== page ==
Kate Middleton’s Portrait Artist Paul Emsley Responds to “Vicious” Criticism

British artist Paul Emsley poses in front of his portrait of Kate Middleton after its unveiling at the National Portrait Gallery in central London on January 11, 2013. Leon Neal/AFP/Getty

Paul Emsley is standing by his work. The award-winning Scottish artist, who painted the first official portrait of Kate Middleton earlier this month, is speaking out for the first time over the harsh criticism he received from the public for his rendering of the Duchess. 

“Some of the words written about it were so personal. I’d be inhuman if I said it didn’t affect me,” Emsley told Hello! magazine. “When you take on commissions like this it is hazardous and you expect a bit of flak, but I expected nothing like the criticism I have received. I didn’t expect it to go to the levels it did.

Describing the criticism that spread rapidly on social media as a “witch hunt,” Emsley said it was “particularly upsetting” for his wife and two daughters. Some critics online said the painting was “not flattering” and “doesn’t capture her beauty.”

“At first the attacks were so vicious that there was a point where I myself doubted that the portrait of the Duchess was any good,” the Glasgow-born, South African-raised artist admitted. “But now I’ve had time to reflect, I am still happy with it and am getting on with my life. There is nothing I would have changed.”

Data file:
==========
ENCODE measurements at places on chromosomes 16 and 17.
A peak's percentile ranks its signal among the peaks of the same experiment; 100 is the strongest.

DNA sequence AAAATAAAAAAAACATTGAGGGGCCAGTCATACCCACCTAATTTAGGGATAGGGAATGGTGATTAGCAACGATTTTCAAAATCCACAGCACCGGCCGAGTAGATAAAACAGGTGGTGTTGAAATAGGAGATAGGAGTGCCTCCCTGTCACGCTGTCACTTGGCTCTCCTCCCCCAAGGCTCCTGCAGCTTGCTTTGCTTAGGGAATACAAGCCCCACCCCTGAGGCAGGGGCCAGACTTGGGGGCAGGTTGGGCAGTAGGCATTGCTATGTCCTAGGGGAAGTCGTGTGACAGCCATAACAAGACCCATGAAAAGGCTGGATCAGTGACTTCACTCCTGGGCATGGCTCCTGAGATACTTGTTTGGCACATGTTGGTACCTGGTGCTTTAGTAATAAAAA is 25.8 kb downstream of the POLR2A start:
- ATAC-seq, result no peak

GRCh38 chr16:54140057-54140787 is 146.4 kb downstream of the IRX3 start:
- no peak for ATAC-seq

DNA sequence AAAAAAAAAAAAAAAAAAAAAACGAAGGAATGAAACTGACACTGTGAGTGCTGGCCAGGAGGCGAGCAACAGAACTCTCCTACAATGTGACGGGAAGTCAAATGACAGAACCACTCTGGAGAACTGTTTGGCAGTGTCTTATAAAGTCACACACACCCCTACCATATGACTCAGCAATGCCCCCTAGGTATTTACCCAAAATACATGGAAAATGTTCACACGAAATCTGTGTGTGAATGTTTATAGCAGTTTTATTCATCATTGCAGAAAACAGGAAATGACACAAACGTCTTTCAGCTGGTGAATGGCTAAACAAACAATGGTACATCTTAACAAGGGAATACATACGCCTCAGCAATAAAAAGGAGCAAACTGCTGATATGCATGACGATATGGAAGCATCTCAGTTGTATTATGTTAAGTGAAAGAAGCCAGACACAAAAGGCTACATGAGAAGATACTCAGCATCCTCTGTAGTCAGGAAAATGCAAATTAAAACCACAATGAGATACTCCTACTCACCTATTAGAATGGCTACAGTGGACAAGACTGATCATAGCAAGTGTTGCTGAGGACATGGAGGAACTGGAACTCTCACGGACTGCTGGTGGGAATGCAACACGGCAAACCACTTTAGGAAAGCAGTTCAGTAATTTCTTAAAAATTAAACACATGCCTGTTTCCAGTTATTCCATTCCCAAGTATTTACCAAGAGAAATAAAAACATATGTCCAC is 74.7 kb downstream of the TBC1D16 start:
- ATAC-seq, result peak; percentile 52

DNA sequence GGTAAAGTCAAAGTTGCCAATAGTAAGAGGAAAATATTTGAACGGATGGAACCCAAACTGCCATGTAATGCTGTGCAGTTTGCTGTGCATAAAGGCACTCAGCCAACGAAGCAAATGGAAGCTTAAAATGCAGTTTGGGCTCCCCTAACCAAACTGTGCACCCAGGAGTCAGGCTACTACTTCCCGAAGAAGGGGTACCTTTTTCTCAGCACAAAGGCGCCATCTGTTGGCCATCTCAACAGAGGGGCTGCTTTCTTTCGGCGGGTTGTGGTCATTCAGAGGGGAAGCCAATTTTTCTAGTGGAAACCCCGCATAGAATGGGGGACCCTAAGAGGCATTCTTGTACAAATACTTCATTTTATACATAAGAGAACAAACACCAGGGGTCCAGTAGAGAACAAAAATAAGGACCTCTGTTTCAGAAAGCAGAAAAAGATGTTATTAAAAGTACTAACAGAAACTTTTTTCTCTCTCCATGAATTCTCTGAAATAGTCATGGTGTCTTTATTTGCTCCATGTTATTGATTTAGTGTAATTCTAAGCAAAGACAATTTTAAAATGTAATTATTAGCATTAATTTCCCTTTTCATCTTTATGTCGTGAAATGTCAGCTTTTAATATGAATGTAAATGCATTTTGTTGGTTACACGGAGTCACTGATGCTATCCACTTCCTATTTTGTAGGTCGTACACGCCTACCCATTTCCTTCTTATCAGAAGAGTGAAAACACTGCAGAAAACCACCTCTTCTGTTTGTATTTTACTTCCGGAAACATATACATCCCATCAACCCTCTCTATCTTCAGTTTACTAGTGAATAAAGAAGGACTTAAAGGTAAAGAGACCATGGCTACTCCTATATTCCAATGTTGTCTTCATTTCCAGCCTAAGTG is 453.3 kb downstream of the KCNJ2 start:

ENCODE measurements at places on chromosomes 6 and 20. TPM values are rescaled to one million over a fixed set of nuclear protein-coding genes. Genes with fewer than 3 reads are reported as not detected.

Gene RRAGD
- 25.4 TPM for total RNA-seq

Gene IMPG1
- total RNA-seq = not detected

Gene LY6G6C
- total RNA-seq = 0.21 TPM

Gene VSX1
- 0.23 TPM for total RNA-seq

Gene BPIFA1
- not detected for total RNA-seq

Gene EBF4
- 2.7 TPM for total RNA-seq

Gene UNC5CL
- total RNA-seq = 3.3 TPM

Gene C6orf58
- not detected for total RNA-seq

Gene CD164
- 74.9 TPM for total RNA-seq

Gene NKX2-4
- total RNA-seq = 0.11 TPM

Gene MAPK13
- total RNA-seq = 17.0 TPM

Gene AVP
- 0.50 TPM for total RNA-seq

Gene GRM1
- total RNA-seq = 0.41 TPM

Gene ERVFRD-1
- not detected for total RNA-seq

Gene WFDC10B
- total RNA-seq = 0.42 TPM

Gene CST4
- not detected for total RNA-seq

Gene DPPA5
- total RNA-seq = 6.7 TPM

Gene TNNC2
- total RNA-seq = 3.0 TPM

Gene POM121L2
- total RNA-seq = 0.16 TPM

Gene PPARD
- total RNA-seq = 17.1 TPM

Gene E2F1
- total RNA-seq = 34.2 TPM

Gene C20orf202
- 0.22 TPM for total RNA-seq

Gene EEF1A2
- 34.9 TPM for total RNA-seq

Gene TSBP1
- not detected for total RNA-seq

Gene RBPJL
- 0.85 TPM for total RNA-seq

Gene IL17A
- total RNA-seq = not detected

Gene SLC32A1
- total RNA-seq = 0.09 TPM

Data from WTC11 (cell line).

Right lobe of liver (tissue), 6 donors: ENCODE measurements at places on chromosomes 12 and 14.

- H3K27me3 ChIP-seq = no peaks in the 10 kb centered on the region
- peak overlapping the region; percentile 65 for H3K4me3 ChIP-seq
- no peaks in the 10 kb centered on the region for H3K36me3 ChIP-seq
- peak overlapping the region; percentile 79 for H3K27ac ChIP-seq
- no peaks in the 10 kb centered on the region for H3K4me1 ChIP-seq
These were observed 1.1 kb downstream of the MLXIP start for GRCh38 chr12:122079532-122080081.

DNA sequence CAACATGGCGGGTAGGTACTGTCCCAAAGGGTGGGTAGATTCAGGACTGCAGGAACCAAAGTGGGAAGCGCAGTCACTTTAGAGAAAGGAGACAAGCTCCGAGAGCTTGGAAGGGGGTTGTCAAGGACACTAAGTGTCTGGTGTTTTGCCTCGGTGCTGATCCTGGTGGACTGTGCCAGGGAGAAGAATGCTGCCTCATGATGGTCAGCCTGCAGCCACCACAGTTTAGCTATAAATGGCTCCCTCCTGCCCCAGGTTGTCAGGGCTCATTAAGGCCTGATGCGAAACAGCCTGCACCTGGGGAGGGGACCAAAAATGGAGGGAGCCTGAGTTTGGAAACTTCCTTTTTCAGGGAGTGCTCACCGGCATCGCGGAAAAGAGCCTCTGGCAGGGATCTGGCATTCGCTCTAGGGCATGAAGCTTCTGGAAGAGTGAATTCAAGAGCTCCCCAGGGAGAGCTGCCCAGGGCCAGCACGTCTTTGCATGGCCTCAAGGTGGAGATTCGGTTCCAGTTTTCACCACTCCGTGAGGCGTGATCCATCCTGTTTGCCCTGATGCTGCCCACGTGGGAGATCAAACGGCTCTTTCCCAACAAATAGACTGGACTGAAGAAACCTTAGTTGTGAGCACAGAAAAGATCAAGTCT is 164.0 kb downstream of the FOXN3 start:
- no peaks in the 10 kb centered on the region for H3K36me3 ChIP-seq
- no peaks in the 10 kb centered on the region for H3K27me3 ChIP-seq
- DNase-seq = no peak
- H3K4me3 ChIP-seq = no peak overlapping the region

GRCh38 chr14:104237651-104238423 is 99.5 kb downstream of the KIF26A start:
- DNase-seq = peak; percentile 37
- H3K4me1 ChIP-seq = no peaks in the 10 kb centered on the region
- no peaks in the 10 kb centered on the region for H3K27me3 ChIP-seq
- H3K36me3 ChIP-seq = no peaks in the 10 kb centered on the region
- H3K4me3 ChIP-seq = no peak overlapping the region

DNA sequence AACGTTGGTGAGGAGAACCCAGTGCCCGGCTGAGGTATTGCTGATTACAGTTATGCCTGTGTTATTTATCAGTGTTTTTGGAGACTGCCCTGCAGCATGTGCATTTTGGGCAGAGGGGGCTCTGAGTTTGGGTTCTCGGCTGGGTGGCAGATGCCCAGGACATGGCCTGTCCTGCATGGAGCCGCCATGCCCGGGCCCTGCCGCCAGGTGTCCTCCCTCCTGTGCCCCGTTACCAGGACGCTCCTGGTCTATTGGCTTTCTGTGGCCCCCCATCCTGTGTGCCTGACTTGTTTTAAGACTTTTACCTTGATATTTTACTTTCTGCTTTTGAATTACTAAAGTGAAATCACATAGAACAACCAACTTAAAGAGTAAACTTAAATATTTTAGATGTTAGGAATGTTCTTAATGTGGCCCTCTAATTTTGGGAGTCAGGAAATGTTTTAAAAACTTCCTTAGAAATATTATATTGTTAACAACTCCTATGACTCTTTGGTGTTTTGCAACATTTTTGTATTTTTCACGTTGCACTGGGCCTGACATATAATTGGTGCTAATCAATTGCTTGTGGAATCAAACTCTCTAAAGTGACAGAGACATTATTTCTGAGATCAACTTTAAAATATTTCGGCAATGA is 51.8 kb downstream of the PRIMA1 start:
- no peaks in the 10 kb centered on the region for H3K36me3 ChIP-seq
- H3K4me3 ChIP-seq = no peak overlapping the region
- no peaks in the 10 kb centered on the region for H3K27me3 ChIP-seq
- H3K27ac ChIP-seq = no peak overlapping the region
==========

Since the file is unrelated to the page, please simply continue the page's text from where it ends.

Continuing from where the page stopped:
paul emsley, kate and will
Kate Middleton and Prince William meet artist Paul Emsley after viewing his new portrait of the Duchess on January 11, 2013. John Stillwell - WPA Pool/Getty

Though the general public may not have seen a striking resemblance between Middleton, 31, and her portrait, the royal family was very impressed. “I thought it was brilliant . . . Amazing . . . Absolutely brilliant,” the Duchess, who is expecting her first child with Prince William, previously told curators of the portrait. And her husband, 30, agreed, saying, “It’s just amazing, I thought it was brilliant.”

And Emsley believes his critics should go see the painting, which took nearly four months to create, in person at the National Portrait Gallery before they judge his work. “I believe half the problem is the portrait doesn’t photograph well,” he explained, “and I would encourage people to go and see it.”

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